How far were Maos agricultural policies responsible for the scale of the Great Famine in China, 1958-1962?

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Tiffy Ching


How far were Mao’s agricultural policies responsible for the scale of the Great Famine in China, 1958-1962?

Mao’s agricultural policies were extreme, unpopular and carelessly thought through which made them largely responsible for the scale of the Great Famine. These policies included bad agronomical theories of Lysenkoism and ‘Sparrowcide’, as well as Collectivisation and the agricultural policies from the Great Leap Forward. Chinese researchers were told that the Soviets ‘had discovered and invented everything,’ which meant that they looked up to the USSR believing that their actions and ideas i.e. Lysenkoism, a Soviet theory, would also benefit China. There were also other contributions which can be argued to have caused the huge scale of the famine such as the effects of the Anti-rightist campaigns in 1957, Party corruption, USSR grain repayments along with terrible weather conditions and the situation in Tibet.

Collectivisation from 1953-57, was the first agricultural policy taken on by Mao which was unsupported by the peasants in the countryside who were the majority of the population. The whole aim for Collectivisation was to massively increase grain production at a relatively quick pace, but the difficulties of implementation only led to a 3.8% increase overall of crop production, and only a tiny 1% in the last year in 1957. These disappointing figures represent how Mao failed to understand the peasants which were a vital factor towards why millions were unwilling to cultivate land. This is because peasants were no longer allowed to farm for themselves as the grain produced went to the State instead, to feed the cities, leaving many to starve. This caused an increased atmosphere of discontent among the peasants and this is unsurprising when historians such as Jon Halliday suggest that the living standards of the peasants did not improve, but instead caused severe hardship for them. Due to the failure of the policy, more radical changes needed to take place which occurred in Mao’s more ambitious plan of the Great Leap Forward.

 The Great Leap Forward, introduced in May 1958, caused a significant decrease in grain production overall which had detrimental effects on society and welfare. Mao believed that the people of China were willing to work on an ideological basis, meaning that they were self-motivated without the need for incentives to work. He thought that propaganda was sufficient enough to encourage the peasants to work long hours and to ‘maintain their enthusiasm’ but his overestimation led to a decrease in production instead. For example, 200 millions of tonnes of grain were produced in 1958 but by the end of the plans in 1962 only 160 millions of tonnes were produced. Millions of peasants in the countryside were starving as the grain they cultivated was being taken away, leaving them with very little or no grain to feed from. Peasant life in the countryside was further worsened when families were broken up under the policy, which was Mao’s intention. Tools including those for farming, were also being melted in ‘Backyard Furnaces’ an industrial policy simultaneously occurring with agricultural production under Mao’s slogan of “Walking on two legs.” However, this dual focus meant harvests were not being tended, leaving crops to rot in the fields as workers felt the need to produce steel at the same time. The high targets and long hours of work only produced poor quality production, which left a strong sense of a lack of motivation among the peasants, especially when there was so little food to eat. Furthermore, the Great Leap Forward’s aim of creating a self-sufficient China could not have been done at a worse time when the scale of the Great Famine had become to hit, meaning that self-sufficiency was no longer a realistic target to aim for, especially when Mao was importing food from abroad. The bad outlook of the Great Leap Forward was emphasised under bad agronomical theories which resulted in major crop failure.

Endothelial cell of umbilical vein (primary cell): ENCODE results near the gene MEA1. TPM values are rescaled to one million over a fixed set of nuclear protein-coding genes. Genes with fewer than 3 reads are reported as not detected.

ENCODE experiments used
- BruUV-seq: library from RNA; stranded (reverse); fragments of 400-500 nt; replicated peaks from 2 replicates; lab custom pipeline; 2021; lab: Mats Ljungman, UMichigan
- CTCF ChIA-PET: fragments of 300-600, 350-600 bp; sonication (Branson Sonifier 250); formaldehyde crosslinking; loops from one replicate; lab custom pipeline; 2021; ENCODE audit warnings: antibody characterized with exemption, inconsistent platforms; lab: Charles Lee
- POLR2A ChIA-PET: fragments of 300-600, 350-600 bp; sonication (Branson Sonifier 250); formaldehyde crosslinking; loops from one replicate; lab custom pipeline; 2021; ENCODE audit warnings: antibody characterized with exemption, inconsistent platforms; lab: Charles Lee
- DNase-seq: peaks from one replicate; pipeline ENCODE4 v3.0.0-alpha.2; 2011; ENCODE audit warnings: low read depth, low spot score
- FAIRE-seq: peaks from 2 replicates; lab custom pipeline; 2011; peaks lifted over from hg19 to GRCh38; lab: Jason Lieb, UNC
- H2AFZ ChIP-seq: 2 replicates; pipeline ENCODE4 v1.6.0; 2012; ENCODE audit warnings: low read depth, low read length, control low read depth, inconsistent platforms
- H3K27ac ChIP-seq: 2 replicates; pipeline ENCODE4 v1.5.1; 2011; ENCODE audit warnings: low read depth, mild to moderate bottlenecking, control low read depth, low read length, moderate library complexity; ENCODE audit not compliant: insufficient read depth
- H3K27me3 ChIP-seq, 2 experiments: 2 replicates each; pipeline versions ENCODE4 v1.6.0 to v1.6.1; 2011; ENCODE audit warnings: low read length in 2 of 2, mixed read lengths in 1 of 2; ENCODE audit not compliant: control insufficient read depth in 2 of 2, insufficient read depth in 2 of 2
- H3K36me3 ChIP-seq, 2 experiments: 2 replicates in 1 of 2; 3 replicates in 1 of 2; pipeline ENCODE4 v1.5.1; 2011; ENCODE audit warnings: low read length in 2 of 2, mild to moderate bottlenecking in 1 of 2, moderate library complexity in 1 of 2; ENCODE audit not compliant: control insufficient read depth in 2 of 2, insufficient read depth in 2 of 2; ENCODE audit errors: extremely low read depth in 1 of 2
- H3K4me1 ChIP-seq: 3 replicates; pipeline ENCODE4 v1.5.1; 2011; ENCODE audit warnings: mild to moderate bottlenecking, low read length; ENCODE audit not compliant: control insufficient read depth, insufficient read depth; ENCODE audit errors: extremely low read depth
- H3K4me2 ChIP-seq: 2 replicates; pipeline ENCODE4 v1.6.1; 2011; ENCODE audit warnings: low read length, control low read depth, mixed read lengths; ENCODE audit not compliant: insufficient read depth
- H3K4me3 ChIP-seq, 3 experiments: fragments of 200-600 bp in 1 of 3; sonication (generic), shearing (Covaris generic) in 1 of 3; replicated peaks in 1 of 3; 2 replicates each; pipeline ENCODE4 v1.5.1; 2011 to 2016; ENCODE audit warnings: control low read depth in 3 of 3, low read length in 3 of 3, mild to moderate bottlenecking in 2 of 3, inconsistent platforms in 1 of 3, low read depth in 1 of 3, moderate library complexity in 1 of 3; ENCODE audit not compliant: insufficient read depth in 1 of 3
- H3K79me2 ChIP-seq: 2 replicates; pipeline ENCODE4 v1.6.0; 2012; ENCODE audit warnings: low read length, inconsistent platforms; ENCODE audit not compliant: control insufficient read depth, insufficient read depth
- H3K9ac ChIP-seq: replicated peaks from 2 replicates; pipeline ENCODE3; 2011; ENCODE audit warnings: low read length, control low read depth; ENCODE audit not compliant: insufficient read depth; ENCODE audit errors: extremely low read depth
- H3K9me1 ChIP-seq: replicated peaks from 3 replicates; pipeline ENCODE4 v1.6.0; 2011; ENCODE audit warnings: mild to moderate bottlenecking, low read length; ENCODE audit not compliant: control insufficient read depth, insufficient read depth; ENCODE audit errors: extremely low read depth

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 Since 1949, USSR influence was great in China which led Mao to the bad decision of adopting the fraudulent theory of Lysenkoism in 1958, hoping that it would massively increase China’s crop production on a revolutionary scale. When it was applied however, the consequences were very grave because the crops did not successfully grow, meaning the theory failed to live up to its extraordinary claims, even in the best weather conditions. To highlight the extent of the matter, the policy was implemented everywhere, which underlines the devastating effects this had on the peasants and workers. It also demonstrates Mao’s ...

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This is an excellent response that displays good knowledge, bold analysis and a clear understanding of the question. There are occasional grammatical errors but these do little to distract from the overall quality of response. 5 Stars.